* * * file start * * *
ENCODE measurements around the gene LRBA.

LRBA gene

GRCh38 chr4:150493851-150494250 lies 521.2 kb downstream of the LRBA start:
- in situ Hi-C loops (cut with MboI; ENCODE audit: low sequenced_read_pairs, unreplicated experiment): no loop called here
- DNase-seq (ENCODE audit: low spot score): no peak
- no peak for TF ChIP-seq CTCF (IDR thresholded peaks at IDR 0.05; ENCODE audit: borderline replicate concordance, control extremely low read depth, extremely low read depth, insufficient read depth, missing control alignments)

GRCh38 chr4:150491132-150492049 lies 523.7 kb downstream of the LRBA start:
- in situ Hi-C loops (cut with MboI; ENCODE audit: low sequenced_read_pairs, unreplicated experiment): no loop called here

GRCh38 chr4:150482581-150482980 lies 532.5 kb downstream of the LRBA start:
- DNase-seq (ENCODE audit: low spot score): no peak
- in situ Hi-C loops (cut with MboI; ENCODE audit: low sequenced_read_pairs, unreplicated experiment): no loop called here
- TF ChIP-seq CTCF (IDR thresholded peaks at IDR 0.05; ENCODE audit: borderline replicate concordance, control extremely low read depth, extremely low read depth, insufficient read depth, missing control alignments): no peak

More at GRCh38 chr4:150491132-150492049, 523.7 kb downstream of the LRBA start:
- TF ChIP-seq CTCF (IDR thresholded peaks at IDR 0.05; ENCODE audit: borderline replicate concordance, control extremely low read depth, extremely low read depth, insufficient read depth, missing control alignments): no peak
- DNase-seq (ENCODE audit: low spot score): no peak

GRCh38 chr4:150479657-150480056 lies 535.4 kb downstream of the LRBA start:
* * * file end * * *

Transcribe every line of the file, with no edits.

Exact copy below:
ENCODE measurements around the gene LRBA.

LRBA gene

GRCh38 chr4:150493851-150494250 lies 521.2 kb downstream of the LRBA start:
- in situ Hi-C loops (cut with MboI; ENCODE audit: low sequenced_read_pairs, unreplicated experiment): no loop called here
- DNase-seq (ENCODE audit: low spot score): no peak
- no peak for TF ChIP-seq CTCF (IDR thresholded peaks at IDR 0.05; ENCODE audit: borderline replicate concordance, control extremely low read depth, extremely low read depth, insufficient read depth, missing control alignments)

GRCh38 chr4:150491132-150492049 lies 523.7 kb downstream of the LRBA start:
- in situ Hi-C loops (cut with MboI; ENCODE audit: low sequenced_read_pairs, unreplicated experiment): no loop called here

GRCh38 chr4:150482581-150482980 lies 532.5 kb downstream of the LRBA start:
- DNase-seq (ENCODE audit: low spot score): no peak
- in situ Hi-C loops (cut with MboI; ENCODE audit: low sequenced_read_pairs, unreplicated experiment): no loop called here
- TF ChIP-seq CTCF (IDR thresholded peaks at IDR 0.05; ENCODE audit: borderline replicate concordance, control extremely low read depth, extremely low read depth, insufficient read depth, missing control alignments): no peak

More at GRCh38 chr4:150491132-150492049, 523.7 kb downstream of the LRBA start:
- TF ChIP-seq CTCF (IDR thresholded peaks at IDR 0.05; ENCODE audit: borderline replicate concordance, control extremely low read depth, extremely low read depth, insufficient read depth, missing control alignments): no peak
- DNase-seq (ENCODE audit: low spot score): no peak

GRCh38 chr4:150479657-150480056 lies 535.4 kb downstream of the LRBA start: